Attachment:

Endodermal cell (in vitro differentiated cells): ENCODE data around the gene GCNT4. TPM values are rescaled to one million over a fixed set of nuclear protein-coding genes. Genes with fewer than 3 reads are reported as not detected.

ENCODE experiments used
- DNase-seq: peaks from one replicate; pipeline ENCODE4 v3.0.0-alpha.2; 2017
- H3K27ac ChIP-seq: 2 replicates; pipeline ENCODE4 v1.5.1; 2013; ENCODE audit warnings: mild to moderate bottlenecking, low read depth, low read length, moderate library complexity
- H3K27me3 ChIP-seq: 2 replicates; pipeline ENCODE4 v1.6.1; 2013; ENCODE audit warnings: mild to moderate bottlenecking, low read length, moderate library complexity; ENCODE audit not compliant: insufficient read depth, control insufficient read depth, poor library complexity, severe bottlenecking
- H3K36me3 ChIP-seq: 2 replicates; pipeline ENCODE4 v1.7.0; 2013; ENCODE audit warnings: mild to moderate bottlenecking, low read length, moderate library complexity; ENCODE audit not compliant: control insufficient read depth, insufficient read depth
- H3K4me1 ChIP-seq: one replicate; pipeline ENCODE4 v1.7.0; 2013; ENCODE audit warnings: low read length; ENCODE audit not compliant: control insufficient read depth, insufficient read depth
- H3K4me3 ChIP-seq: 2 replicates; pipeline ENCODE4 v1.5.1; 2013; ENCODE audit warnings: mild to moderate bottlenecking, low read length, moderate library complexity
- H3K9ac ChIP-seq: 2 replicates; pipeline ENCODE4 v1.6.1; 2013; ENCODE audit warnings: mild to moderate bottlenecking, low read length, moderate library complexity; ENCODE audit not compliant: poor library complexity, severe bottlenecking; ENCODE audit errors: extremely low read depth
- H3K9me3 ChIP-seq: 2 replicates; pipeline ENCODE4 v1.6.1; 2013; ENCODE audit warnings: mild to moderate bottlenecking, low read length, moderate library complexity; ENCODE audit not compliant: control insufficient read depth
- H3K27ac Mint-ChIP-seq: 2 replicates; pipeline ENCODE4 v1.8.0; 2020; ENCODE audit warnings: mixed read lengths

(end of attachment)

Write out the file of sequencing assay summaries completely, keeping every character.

Endodermal cell (in vitro differentiated cells): ENCODE data around the gene GCNT4. TPM values are rescaled to one million over a fixed set of nuclear protein-coding genes. Genes with fewer than 3 reads are reported as not detected.

ENCODE experiments used
- DNase-seq: peaks from one replicate; pipeline ENCODE4 v3.0.0-alpha.2; 2017
- H3K27ac ChIP-seq: 2 replicates; pipeline ENCODE4 v1.5.1; 2013; ENCODE audit warnings: mild to moderate bottlenecking, low read depth, low read length, moderate library complexity
- H3K27me3 ChIP-seq: 2 replicates; pipeline ENCODE4 v1.6.1; 2013; ENCODE audit warnings: mild to moderate bottlenecking, low read length, moderate library complexity; ENCODE audit not compliant: insufficient read depth, control insufficient read depth, poor library complexity, severe bottlenecking
- H3K36me3 ChIP-seq: 2 replicates; pipeline ENCODE4 v1.7.0; 2013; ENCODE audit warnings: mild to moderate bottlenecking, low read length, moderate library complexity; ENCODE audit not compliant: control insufficient read depth, insufficient read depth
- H3K4me1 ChIP-seq: one replicate; pipeline ENCODE4 v1.7.0; 2013; ENCODE audit warnings: low read length; ENCODE audit not compliant: control insufficient read depth, insufficient read depth
- H3K4me3 ChIP-seq: 2 replicates; pipeline ENCODE4 v1.5.1; 2013; ENCODE audit warnings: mild to moderate bottlenecking, low read length, moderate library complexity
- H3K9ac ChIP-seq: 2 replicates; pipeline ENCODE4 v1.6.1; 2013; ENCODE audit warnings: mild to moderate bottlenecking, low read length, moderate library complexity; ENCODE audit not compliant: poor library complexity, severe bottlenecking; ENCODE audit errors: extremely low read depth
- H3K9me3 ChIP-seq: 2 replicates; pipeline ENCODE4 v1.6.1; 2013; ENCODE audit warnings: mild to moderate bottlenecking, low read length, moderate library complexity; ENCODE audit not compliant: control insufficient read depth
- H3K27ac Mint-ChIP-seq: 2 replicates; pipeline ENCODE4 v1.8.0; 2020; ENCODE audit warnings: mixed read lengths